Theory X and Y
The traditional notion of management is Theory X, a top-down model often used in the military. Indeed, we refer to modern business in this way — we are a company, we have a target market, some of our employees are on the front line, we slice our organizations into divisions, we use a chain of command, you might have a war room, and sometimes refer to senior executives as lieutenants. It’s very easy to slip into this mode because it has become simplified for maximum efficiency.
Theory Y, on the other hand, relies on internal motivations where you delegate authority entirely to your direct reports and try to be friends with them. There is more emotional involvement and less direct teaching. Asking questions to get employees to figure out the answer on their own is a key component of Theory Y.
In the world of business, the answer is somewhere in the middle; time is money. Especially now, with the balance of labor and capital in flux, it’s critical that we understand the purpose of management.
Being in charge
Being the boss simply means you solve bigger and more complex problems. The higher you go in an organization, and the bigger the organization gets, the more difficult the “right” answer will be. Elon Musk famously stated, “You should be paid in proportion to the size of problems you solve.” Whatever you feel about the billionaire class or outrageous CEO compensation, this notion is still correct — entry-level positions are reserved for the smallest and simplest of the company’s problems. The CEO needs to solve the biggest problems. Every layer in between solves a problem of varying complexity.
The false notion of management is that you exist to order people around. This is where new managers always stumble, and the door is left open for narcissists, toxicity, and abuse. The best form of management is to push authority down as far as possible and remove obstacles for your team so they can function at maximum efficiency. Help them do their job and get out of the way. Some might call it servant leadership.
Six vs. nine
There is a famous image of two people staring at a number from opposite sides. One says it’s six and the other says it’s nine. In the context of the image (pictured left), both are correct. It’s a matter of perspective. A generic rule such as “take care of the customer” has a lot of room for maneuverability. Like various legal precedents, you “know it when you see it,” but that doesn’t help your team members execute efficiently without you.
In the world of business, somebody needs to figure out what it is now and have some evidence to back it up because the business needs to move forward.
For example: Does an important customer or investor want it to be nine? Done — it’s now nine. Unfortunately, it isn’t always that simple. This is where you earn your title.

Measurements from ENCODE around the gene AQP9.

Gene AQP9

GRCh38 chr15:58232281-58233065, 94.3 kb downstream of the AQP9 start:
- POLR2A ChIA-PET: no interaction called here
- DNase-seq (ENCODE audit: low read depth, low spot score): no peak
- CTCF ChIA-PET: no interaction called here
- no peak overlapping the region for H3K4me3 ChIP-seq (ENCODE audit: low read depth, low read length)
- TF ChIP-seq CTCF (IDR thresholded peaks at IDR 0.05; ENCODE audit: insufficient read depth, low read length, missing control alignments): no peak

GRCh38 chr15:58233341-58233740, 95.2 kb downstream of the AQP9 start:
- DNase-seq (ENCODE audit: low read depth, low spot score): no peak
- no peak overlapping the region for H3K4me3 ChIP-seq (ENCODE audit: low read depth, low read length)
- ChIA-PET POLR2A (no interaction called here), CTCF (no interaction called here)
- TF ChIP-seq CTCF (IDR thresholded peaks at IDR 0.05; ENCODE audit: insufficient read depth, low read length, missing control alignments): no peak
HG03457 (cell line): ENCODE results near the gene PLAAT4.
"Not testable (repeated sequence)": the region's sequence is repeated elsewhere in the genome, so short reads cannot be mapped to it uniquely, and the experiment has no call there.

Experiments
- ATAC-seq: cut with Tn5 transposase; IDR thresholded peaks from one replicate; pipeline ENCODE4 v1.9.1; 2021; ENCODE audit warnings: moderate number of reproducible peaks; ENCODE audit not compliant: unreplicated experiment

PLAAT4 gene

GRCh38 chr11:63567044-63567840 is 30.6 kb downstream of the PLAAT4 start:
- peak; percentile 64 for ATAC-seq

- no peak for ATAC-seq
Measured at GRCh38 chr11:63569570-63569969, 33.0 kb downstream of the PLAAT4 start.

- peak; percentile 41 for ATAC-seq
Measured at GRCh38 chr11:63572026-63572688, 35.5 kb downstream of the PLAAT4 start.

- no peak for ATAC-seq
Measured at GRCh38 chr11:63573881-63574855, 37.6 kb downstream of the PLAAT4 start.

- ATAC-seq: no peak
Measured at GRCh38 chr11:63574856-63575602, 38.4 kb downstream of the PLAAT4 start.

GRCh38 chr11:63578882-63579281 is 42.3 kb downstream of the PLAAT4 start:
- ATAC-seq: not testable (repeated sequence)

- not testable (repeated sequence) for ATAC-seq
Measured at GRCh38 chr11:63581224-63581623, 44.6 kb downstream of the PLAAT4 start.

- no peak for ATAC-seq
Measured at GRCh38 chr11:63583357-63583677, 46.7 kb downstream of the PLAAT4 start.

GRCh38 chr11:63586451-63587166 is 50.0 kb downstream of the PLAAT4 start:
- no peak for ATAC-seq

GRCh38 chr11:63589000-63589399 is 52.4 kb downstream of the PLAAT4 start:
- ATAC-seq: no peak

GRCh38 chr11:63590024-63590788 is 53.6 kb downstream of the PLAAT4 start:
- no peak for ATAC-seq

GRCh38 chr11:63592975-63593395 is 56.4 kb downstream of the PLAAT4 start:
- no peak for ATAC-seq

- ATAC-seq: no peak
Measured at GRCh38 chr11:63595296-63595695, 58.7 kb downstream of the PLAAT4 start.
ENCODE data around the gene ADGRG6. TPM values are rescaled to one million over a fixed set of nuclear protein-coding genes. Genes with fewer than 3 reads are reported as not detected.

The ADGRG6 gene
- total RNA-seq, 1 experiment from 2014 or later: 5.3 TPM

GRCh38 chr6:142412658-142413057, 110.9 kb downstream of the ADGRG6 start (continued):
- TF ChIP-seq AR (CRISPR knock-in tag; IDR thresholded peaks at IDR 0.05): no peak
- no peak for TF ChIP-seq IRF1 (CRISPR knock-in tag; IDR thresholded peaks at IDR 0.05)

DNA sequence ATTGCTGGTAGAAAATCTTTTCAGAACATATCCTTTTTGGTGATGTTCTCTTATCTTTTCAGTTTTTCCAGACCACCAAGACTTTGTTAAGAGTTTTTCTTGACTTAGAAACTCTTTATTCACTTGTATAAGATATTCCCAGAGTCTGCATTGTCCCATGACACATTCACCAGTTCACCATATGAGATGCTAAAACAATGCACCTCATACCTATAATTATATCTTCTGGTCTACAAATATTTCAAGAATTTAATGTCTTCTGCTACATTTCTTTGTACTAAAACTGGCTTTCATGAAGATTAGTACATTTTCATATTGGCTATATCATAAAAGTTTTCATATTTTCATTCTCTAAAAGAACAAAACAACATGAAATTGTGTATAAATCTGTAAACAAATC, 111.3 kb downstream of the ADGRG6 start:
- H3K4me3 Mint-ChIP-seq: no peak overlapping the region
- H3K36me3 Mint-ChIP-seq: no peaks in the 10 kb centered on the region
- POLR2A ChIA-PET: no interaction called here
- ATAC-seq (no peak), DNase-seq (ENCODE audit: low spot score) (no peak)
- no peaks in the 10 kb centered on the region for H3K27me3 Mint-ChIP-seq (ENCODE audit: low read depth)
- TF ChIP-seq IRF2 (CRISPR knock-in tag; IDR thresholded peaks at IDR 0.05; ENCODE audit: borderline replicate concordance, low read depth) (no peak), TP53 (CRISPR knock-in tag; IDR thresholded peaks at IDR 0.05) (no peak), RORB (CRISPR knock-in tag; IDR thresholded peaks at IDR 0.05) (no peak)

Mediation and adjudication
Fancy legal terms, perhaps, but also a requisite for managing people. Your direct reports are going to bring you problems they can’t or won’t solve on their own. Whether or not you take direct ownership of a problem, it is your responsibility to return the solution to your people. It’s perfectly fine to put policies in place for automation or to give guidance on less complex tasks, but eventually, you will get to a point where the rule is open for interpretation, and maybe should be.
The inevitable argument
In the case where you have two or more team members who adamantly disagree on the interpretation of a policy (this is a good thing), you will need to step in. It is very tempting, and certainly easier, to delegate back to your people and say, “You need to figure this out yourselves.”
Here’s the problem with that solution: They won’t. For team members who are convinced of their interpretation, trying to hand the problem back to them will lead to two scenarios:
- They will continue to fight over it, building coalitions and tearing your team apart.
- One — or both — of them will lose confidence in you and quit. Either they physically leave the company, or worse they R.I.P. — Retire in Place.
Neither of these options makes for good morale or a high-performing team, but this scenario happens all the time. In the worst-case scenario, they will actively undermine you and the business. This is a recipe for disaster.
When there are no easy answers, you will know you have made it. If you own the business, you have been dealing with this since day one. For those of you entering the ranks of management, buckle up — you are in for a ride. Welcome to management.
The next time you come across a problem that does not have an easy answer, you will be forced to decide; and decide, you must.